Regarding Transportation
Cars fascinate me. Their history as transportation, their manufacture and morphology, the insistent social attachment that pervades their ownership and use—all these varied attributes make up the mystique that drives our cultural preference for private transportation. My first professional job after graduation from Art Center in 1959 was a position in the Advanced Styling Center of Ford Motor Company in Dearborn, Michigan. I observed the process of creating cars from sketch to model, to full-sized clay shape to prototype, and eventual factory manufacture. The automobile is the single most elaborately fabricated artifact of our present age for retail sale. They are at once transport; a private space complete with entertainment, communication links, automated-driving task enhancements; an announcement of personal taste and economic status; and a modern companion in the most intimate sense of the word (Sentury II, 2010, p. 109).
Here, Mead points to the set of complex symbolic associations that cars have for the human psyche. They are at once vehicles of transportation. status symbols, private spaces, loci of electronic entertainment, beloved companions, and highly prized indicators, both to others and to ourselves, of who we are in the world. Watching the full process of car production from initial sketch to factory manufacture seems to have given Mead both a sense of personal satisfaction and also a broader view of manufacturing and fabrication in general. Having both a broad and deep view of how the present is designed and manufactured allows concept artists to design more believable futuristic worlds.
 Regarding Sketching
When I am not engaged in design work for a movie, game project, or corporate production, I draw cartoons and graphical images that may be humorous, sardonic, or simply weird transpositions of human and machine components, This activity is relaxing and offers a chance for the mind to wander at distance from tightly disciplined design parameters. It also provides a foil for comment and self-amusement (Sentury II, 2010, p. 157).
In this statement, Mead underlines the importance of creative day-dreaming and of ‘mindless’ sketching and doodling. Not only can such activity reduce the stress that comes from constantly working under structured directives and looming deadlines but, in addition, can refresh our creative minds. An added benefit of this activity is that it will often provoke new insights, new ‘aha’ moments, as well as creative solutions to stubborn problems. So many successful designers mention the importance of keeping a sketchbook to let your subconscious mind explore and play with the imagery in your visual library – distorting, mutating and combining forms – that it is no surprise that Mead also sketches in his spare time (as should you).
When Syd Mead met with Syn Studio director Anthony Walsh in the Winter of 2013, he stressed the preeminent role of problem solving in concept art. “The most important thing a concept artist needs to do is to THINK!” he said. By boldly pushing concept art into ever new directions, Syd Mead mapped out a territory that aspiring concept artists can both explore and further develop. Finally, his incomparable energy, brilliant imagination, and esthetic fearlessness continue to inspire all who are eager to follow in his impressive tracks.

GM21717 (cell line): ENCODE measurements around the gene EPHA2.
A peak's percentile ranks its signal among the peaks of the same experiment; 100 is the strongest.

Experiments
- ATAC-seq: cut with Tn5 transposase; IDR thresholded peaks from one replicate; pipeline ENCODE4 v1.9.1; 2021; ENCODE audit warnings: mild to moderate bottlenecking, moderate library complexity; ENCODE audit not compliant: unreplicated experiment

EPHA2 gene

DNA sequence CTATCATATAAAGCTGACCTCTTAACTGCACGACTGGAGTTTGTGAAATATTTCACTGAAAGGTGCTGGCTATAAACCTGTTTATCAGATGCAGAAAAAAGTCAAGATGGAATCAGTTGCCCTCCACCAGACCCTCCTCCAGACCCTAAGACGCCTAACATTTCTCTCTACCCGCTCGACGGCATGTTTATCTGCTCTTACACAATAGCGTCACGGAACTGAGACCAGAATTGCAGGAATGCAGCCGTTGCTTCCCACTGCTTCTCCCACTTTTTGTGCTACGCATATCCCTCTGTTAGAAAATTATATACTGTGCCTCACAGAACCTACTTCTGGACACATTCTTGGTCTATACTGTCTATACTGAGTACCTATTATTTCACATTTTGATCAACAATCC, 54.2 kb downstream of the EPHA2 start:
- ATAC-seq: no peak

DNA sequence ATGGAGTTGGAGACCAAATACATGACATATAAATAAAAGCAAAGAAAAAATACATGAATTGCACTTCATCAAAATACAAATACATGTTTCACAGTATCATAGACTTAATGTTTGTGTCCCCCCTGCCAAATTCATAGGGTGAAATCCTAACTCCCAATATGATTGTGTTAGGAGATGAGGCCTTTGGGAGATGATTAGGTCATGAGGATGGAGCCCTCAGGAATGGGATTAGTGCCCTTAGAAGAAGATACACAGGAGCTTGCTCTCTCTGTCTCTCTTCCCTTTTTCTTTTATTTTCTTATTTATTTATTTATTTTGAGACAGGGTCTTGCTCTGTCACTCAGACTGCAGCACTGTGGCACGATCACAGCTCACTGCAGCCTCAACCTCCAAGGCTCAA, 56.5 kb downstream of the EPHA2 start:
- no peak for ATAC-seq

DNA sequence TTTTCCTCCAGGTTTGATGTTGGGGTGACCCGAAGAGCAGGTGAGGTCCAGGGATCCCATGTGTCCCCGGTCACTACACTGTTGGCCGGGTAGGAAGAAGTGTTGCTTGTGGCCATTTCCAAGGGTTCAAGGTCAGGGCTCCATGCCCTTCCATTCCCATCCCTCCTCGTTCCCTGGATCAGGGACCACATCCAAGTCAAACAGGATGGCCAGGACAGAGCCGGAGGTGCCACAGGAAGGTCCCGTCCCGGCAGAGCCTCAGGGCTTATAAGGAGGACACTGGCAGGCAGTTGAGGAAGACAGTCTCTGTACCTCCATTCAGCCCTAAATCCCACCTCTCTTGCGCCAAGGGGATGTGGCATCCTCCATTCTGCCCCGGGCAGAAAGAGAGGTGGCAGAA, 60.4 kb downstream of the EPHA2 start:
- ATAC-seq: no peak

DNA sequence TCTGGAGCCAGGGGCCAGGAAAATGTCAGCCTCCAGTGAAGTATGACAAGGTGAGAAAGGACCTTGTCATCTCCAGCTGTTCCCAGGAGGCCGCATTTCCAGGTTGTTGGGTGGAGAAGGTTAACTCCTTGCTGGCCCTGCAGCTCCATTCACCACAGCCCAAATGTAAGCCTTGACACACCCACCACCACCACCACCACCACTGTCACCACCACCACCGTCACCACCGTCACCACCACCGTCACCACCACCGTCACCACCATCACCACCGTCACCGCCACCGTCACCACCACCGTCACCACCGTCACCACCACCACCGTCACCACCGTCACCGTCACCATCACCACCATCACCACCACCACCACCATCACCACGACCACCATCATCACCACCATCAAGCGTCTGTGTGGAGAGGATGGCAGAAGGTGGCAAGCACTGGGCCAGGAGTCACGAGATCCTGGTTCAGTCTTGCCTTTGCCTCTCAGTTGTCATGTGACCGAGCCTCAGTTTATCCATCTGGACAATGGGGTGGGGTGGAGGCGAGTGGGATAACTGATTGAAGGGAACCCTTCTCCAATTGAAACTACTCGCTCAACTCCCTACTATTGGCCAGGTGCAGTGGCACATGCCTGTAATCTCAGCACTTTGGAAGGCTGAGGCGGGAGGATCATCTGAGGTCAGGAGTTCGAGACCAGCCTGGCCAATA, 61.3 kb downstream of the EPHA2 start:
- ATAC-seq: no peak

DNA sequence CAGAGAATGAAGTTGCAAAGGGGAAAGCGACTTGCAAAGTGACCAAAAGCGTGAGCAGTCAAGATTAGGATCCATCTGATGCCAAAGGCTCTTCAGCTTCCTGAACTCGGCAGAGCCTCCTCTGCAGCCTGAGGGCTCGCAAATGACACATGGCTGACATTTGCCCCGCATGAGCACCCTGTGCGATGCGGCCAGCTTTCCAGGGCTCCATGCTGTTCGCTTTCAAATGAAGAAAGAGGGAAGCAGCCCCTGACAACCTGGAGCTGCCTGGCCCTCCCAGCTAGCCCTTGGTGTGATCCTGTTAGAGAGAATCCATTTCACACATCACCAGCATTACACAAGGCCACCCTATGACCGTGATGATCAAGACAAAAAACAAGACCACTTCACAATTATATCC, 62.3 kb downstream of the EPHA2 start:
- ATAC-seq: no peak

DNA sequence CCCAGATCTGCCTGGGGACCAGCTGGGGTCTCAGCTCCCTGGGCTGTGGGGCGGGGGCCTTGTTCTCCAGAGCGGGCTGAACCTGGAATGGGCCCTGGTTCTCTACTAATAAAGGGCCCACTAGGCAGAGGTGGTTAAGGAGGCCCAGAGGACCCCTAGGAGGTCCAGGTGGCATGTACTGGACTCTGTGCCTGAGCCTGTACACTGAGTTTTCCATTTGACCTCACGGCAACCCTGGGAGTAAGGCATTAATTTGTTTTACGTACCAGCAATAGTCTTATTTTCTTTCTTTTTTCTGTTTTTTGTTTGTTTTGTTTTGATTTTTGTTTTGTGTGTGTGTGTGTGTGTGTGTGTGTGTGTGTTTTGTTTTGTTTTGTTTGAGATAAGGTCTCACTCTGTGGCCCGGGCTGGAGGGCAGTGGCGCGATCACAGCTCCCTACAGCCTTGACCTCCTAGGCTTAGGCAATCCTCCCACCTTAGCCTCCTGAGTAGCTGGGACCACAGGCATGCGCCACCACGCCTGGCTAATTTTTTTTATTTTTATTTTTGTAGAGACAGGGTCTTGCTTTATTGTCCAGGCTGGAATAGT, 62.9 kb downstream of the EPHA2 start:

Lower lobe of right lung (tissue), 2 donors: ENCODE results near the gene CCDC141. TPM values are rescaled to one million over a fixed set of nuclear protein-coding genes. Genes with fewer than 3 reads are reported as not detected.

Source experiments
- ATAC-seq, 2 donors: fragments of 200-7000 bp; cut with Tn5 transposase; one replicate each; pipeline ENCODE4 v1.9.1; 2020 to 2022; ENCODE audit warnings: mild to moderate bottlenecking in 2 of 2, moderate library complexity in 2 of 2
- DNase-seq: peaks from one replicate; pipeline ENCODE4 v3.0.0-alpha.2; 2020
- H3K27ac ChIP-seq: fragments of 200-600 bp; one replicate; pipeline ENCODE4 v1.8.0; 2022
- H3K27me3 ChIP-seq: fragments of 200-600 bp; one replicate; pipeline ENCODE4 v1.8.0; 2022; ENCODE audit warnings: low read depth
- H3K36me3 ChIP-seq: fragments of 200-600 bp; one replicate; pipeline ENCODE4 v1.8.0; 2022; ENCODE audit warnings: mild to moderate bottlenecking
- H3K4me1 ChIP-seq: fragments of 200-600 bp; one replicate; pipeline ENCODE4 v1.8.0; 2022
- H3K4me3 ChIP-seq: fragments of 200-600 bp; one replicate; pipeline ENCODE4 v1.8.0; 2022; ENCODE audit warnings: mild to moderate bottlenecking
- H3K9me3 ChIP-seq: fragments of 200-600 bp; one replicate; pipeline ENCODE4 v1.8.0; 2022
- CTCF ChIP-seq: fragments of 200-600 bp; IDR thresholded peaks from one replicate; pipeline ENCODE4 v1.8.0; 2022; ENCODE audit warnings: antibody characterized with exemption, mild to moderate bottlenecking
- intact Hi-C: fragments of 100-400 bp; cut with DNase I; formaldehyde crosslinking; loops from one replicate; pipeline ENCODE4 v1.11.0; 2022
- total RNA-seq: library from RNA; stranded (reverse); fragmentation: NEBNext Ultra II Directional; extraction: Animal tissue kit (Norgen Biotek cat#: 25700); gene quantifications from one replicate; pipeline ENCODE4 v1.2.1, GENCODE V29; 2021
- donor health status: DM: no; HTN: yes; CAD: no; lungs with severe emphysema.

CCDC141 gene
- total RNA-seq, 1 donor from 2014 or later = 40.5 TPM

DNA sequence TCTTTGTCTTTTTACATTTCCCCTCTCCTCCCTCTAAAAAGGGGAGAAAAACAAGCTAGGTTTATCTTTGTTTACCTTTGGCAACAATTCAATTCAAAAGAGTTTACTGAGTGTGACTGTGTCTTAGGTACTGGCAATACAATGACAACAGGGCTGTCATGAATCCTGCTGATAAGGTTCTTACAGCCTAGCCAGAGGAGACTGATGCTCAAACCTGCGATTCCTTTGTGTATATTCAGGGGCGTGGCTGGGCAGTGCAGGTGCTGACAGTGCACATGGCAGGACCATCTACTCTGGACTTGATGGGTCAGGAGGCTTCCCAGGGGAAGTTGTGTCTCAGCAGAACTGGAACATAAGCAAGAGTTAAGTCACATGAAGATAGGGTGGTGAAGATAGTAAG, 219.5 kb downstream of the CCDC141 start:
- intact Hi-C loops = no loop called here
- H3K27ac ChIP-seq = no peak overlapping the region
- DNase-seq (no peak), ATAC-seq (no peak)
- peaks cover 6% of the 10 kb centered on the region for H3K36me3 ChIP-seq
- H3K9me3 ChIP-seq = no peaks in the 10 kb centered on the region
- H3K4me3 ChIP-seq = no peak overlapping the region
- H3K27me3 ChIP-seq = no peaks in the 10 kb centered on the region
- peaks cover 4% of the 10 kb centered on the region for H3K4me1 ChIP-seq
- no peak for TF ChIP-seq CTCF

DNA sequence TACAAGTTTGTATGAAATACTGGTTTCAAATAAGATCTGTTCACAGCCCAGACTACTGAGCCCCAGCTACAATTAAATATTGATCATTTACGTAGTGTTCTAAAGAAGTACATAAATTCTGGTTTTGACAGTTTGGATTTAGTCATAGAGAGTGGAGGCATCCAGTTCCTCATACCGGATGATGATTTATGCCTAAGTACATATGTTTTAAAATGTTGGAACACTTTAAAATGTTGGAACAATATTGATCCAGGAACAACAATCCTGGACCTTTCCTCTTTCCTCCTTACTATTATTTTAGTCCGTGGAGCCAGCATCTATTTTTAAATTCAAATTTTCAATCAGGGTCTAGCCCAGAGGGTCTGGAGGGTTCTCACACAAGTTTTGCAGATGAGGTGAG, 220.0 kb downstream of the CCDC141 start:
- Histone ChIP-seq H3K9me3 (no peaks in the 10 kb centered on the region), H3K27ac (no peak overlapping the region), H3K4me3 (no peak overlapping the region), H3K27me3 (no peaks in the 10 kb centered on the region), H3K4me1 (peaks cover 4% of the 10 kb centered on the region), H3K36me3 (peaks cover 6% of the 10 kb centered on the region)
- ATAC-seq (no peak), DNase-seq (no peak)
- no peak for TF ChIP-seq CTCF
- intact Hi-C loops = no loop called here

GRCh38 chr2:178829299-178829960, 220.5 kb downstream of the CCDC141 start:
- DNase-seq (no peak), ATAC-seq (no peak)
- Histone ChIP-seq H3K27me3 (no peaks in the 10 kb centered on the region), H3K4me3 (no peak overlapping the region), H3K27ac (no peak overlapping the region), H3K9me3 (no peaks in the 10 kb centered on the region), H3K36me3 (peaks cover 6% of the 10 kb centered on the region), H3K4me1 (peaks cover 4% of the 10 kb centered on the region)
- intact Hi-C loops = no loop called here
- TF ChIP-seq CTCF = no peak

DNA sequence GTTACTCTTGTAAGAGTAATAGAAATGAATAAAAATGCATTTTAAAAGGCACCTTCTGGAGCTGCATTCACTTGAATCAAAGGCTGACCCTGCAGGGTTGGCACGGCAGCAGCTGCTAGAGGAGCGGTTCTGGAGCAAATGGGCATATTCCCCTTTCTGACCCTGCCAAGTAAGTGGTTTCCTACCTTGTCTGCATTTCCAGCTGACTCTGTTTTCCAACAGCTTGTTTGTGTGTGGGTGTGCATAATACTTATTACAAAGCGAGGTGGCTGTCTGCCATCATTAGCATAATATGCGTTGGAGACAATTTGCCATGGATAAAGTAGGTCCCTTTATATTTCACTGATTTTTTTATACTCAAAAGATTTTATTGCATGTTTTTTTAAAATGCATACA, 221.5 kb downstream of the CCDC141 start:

EVENTS AND ACCOMPLISHMENTS
1933 Born in Saint Paul, Minnesota
1953 Graduated high school in Colorado Springs, Colorado
1953-1956 U.S Army Corp of Engineers; sent to Okinawa
1959 Graduated with distinction from Art Center School in Los Angeles (now the Art Center College of Design in Pasedena)
1959-1961 Car stylist for Ford’s Motor Company’s Advanced Styling Center (Dearborn and Detroit, Michigan)
1961 Futuristic paintings for a U.S. Steel booklet
1970 Started own company, Syd Mead, Inc.
1976 Book of designs Sentinel published
1980: Began his work as “visual futurist ” in Blade Runner, designing city backgrounds and vehicles (see Spinner [Blade Runner]). Also worked as a conceptual artist of the electronic world in Tron, designing lightcycles, tanks, solar sailers, and carriers
1983 Worked for the film 2010 as visual futurist, designing the Leonov spaceship
1988 Conceptual futurist for UFO Cover-Up?: Live!
1990 Conceptual artist of the future as depicted in Solar Crisis
1990 Involved in The Spirit of ’76
1991 Kronolog design book (compilation of Kronovecta, Kronoteco, and Kronovid books), Bandai Publishing Ltd. Japan
1991 Designed backgrounds and spacecraft for the video game Terraforming (1992, PC-Engine DUO, Japan), also known as Syd Mead’s Terraforming (1993, TurboDuo, North America)
Production designer for the future Paris in From Time to Time (1992)
1993 Futuristic concept consultant for The Fire Next Time (TV)
1993 Kronolog II (Macintosh CD-ROM, developed as AARX) published
1995 Visual consultant for Johnny Mnemonic
1997 Alien creature design on the computer game Wing Commander: Prophecy.
2000 Worked on Mission to Mars (conceptual artist(vehicle design)
2000 Production designer in Software
2001 Published Sentury
2003 Contributed a new Light Cycle design to the PC game Tron 2.0
2004 Contributed toward Gnomon Workshop educational DVDs
2005 Worked on Mission: Impossible III (Mask Maker machine design)
2008 Was awarded the Grand Master Award in Ballistic Publishing’s ‘EXPOSÉ 6’ Digital Art Annual
2010 Published Sentury II
1979: Star Trek, The Motion Picture
1982: Tron; Blade Runner
1986: Aliens; Short Circuit
1992: Solar Crisis
1995: Johnny Mnemomic; Strange Days
2006: Mission Impossible III
2013: Elysium; Timecop; Tomorrowland
Where to get Syd Mead’s Sentury II
- Get a copy directly from the publisher, Design Studio Press
- Get a hardcover copy signed by Syd Mead, on his official Web site